The West Bengal government called out the Army in Darjeeling on Thursday after the Gorkha Janmukti Morcha (GJM) protest against the “forced imposition of Bengali language’’ in state schools turned violent with police vehicles being torched and policemen attacked. The Army Eastern Command, in a statement, said: “Requisition from the state government has been received. Two Army columns based in Darjeeling are moving out. Each column has 43 men.” Police officials said that protesters hurled stones at policemen who then used tear gas to disperse the crowd. But those witness to the incident in Darjeeling claimed that the protest was peaceful.
The GJM has called a 12-hour bandh from 6 am on Friday. Chief Minister Mamata Banerjee, who held her first Cabinet meeting at the Darjeeling Raj Bhavan, later told reporters: “They (the GJM) are trying to make an issue out of a non-issue. This is not the way. We are trying to bring in development and we are here because of the people in the hills.’’
Protests have been on in the Darjeeling hills ever since Banerjee announced last month that Bengali will be made a compulsory subject in all schools across the state from classes I to X. The hills are dominated by the Gorkhas and include the Lepchas, Tamangs, Gurungs and others.
Adding to the confusion, the state government first said that Bengali will be a mandatory subject in schools and then said it will be optional. This angered the GNLF, the TMC ally in the hills, which called the state administration’s decision “undemocratic” and “draconian”.
Visiting the hills after the TMC won the Mirik civic body polls for the first time, Banerjee clarified that Bengali will be an optional language, and not mandatory, in schools of the Darjeeling hills. The GNLF backed down, saying it will remain a TMC ally. But GNLF rival GJM, backed by the BJP and its Darjeeling MP S S Ahluwalia, continued to stage protests.GJM chief Bimal Gurung has been leading the street protests. On May 30, the Sadar Bazar police station in Darjeeling lodged an FIR against GJM leaders — among them Bimal Gurung, Roshan Giri, Binoy Tamang and Swaraj Thapa — claiming they were instigating hatred and divisions between communities.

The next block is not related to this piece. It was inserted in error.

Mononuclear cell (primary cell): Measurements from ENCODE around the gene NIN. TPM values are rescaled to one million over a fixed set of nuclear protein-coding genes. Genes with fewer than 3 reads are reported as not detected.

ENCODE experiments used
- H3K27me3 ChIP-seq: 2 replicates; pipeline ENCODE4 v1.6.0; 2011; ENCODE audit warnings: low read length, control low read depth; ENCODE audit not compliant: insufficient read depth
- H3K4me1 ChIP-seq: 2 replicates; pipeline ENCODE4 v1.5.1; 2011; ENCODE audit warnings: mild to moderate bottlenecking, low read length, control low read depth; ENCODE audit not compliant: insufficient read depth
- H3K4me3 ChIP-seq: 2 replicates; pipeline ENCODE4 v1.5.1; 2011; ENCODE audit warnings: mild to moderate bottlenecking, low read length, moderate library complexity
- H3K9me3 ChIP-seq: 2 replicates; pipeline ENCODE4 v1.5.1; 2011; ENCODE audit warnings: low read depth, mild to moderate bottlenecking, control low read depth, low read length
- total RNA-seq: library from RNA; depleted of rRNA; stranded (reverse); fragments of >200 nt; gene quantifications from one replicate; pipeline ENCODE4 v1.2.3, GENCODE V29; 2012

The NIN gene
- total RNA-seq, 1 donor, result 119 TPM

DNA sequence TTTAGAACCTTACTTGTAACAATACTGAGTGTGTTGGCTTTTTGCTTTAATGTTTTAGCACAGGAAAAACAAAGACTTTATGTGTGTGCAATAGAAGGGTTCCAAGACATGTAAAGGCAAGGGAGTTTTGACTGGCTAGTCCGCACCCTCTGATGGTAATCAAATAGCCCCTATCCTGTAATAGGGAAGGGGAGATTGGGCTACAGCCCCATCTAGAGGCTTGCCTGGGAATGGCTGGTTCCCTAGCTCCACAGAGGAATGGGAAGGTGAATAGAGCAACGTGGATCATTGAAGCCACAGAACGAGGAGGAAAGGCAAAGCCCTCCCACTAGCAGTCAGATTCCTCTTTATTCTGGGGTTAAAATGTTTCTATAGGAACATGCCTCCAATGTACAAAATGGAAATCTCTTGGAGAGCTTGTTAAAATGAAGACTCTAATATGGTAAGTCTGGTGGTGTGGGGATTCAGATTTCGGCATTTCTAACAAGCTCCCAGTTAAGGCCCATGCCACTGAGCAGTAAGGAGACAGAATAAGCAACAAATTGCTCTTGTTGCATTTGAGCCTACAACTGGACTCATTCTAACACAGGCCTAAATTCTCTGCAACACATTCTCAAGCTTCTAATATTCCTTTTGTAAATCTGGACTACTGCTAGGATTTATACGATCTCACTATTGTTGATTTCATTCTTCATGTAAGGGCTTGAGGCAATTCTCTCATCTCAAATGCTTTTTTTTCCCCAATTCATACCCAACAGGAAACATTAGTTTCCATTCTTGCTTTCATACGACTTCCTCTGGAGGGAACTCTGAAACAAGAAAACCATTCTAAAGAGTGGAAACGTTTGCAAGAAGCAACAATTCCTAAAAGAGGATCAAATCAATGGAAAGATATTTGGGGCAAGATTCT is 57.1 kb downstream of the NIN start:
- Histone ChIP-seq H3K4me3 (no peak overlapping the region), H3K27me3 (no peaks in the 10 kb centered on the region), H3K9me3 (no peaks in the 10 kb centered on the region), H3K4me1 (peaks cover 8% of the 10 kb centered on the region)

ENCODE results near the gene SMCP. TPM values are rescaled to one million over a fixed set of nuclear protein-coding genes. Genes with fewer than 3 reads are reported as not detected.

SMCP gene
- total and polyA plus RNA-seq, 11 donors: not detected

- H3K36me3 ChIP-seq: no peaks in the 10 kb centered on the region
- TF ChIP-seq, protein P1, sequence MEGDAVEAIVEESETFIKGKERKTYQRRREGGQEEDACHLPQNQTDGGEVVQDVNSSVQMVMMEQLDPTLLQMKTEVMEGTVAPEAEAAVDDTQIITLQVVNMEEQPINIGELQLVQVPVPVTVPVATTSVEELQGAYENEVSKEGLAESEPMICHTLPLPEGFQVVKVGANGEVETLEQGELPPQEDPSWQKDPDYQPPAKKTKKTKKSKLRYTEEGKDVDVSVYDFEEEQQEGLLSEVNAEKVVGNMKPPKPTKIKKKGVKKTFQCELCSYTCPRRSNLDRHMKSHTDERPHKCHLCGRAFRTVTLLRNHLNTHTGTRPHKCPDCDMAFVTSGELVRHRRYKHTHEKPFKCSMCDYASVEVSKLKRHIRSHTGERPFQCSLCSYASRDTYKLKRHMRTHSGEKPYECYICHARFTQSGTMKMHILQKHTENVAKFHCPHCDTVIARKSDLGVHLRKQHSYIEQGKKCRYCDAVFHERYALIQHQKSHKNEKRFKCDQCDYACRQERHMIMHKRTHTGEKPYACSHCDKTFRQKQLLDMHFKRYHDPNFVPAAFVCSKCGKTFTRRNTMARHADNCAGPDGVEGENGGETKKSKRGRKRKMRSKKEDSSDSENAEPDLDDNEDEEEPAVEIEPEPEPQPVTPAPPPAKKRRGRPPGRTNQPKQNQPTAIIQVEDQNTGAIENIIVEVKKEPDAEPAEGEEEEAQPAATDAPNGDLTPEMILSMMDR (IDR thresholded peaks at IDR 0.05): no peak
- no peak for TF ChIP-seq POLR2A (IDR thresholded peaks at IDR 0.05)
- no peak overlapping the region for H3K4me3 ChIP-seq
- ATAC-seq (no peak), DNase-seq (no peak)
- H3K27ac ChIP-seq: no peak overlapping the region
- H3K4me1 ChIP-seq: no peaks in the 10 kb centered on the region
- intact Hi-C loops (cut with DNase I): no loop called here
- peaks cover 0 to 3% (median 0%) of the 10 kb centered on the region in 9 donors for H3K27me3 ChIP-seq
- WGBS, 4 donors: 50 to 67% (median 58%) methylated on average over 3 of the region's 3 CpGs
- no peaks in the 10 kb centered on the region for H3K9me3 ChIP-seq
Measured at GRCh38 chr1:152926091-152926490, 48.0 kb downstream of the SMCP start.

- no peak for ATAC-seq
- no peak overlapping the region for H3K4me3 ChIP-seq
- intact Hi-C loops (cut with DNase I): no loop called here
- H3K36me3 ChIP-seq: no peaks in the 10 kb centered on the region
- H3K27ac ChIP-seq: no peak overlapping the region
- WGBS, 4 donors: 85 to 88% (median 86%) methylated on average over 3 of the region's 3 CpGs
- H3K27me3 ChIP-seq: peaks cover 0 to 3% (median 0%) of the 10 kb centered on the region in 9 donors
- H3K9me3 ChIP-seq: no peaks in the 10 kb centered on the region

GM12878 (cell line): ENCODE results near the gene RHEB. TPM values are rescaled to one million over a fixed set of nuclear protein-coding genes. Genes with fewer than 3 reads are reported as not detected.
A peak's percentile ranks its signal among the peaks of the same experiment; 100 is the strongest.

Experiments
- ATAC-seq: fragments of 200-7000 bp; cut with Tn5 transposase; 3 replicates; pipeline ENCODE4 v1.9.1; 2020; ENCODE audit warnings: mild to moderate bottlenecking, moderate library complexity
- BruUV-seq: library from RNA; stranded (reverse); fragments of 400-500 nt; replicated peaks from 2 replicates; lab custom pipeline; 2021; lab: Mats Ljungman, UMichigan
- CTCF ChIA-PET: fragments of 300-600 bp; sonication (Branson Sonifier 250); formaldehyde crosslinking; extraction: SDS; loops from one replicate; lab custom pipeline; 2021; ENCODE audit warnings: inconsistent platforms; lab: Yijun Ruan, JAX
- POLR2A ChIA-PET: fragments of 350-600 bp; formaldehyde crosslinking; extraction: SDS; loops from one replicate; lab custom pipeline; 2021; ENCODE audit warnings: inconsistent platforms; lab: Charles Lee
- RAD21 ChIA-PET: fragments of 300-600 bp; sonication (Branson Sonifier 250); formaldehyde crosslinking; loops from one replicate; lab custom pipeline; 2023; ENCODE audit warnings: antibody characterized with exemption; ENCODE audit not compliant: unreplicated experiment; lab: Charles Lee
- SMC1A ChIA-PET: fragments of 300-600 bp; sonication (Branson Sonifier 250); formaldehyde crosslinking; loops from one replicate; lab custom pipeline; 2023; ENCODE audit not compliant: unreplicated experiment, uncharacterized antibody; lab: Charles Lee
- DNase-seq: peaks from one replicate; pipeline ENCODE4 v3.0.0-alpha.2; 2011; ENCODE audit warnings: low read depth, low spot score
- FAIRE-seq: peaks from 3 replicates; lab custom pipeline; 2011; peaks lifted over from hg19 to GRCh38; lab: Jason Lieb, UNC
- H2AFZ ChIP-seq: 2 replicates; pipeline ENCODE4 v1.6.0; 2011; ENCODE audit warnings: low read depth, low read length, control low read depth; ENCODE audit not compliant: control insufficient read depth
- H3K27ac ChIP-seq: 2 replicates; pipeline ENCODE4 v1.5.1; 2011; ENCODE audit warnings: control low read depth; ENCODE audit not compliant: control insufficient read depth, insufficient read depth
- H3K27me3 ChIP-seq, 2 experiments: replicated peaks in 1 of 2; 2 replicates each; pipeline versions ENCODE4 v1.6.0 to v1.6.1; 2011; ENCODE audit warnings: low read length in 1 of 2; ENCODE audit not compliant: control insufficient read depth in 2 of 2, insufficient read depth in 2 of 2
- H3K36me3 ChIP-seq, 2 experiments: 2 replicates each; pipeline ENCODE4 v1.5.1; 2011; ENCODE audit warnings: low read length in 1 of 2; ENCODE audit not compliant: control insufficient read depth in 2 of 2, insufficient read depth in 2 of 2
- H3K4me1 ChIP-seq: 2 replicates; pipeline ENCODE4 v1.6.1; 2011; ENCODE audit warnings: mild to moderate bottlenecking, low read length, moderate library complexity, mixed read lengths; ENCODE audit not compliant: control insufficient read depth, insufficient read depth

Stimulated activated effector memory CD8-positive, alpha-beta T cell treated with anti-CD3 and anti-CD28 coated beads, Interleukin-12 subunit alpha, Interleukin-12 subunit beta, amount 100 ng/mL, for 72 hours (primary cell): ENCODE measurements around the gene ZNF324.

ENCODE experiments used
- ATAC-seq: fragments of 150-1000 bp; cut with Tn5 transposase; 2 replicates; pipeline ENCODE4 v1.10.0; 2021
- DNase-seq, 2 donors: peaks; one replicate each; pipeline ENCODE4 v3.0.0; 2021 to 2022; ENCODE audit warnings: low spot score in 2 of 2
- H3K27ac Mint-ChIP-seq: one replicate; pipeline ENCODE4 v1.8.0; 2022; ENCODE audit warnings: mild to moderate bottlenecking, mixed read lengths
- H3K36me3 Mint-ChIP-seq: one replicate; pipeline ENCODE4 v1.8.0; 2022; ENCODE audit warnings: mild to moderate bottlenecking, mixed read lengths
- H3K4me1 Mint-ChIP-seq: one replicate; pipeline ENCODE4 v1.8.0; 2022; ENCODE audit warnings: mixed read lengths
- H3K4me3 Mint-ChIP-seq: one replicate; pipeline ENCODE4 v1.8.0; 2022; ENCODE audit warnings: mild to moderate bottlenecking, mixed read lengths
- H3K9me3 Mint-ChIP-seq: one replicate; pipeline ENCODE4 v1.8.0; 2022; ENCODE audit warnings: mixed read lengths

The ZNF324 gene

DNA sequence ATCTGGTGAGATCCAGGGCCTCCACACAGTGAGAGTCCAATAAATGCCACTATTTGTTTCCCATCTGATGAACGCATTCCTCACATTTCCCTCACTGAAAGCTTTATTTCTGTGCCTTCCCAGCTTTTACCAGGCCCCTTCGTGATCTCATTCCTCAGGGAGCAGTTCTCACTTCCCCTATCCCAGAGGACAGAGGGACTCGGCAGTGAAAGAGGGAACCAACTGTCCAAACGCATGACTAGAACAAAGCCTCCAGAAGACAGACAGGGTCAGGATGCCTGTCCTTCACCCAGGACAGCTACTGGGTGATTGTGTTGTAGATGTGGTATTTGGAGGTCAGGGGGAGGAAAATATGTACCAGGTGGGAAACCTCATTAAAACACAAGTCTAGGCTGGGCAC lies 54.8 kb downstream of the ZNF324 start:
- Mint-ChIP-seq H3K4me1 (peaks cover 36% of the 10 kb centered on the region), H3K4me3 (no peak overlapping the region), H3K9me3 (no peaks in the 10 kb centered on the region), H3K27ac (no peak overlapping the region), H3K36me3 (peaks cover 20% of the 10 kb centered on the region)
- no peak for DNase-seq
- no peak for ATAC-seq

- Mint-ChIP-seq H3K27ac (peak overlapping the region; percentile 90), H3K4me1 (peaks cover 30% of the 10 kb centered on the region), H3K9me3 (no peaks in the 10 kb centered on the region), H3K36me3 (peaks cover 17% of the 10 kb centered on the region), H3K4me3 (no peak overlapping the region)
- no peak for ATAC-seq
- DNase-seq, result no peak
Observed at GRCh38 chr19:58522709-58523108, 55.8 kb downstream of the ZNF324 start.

Parjanya Sen, a Darjeeling resident who claimed to be an eyewitness to the violence, said: “I heard that my friend’s parents were stuck inside Gorkha Bhavan because of the protests and went to check on them. The protests were peaceful. They burnt an effigy of the CM in front of the Bhavan and then suddenly, the police fired tear gas shells… A number of protesters were injured… it was only after the tear gas shelling that they set fire to police vehicles.”
GJM general secretary Roshan Giri said: “We have called a 12-hour bandh tomorrow. What happened today was undemocratic… This suppression of our voice that Banerjee is doing by using the administration will not work.’’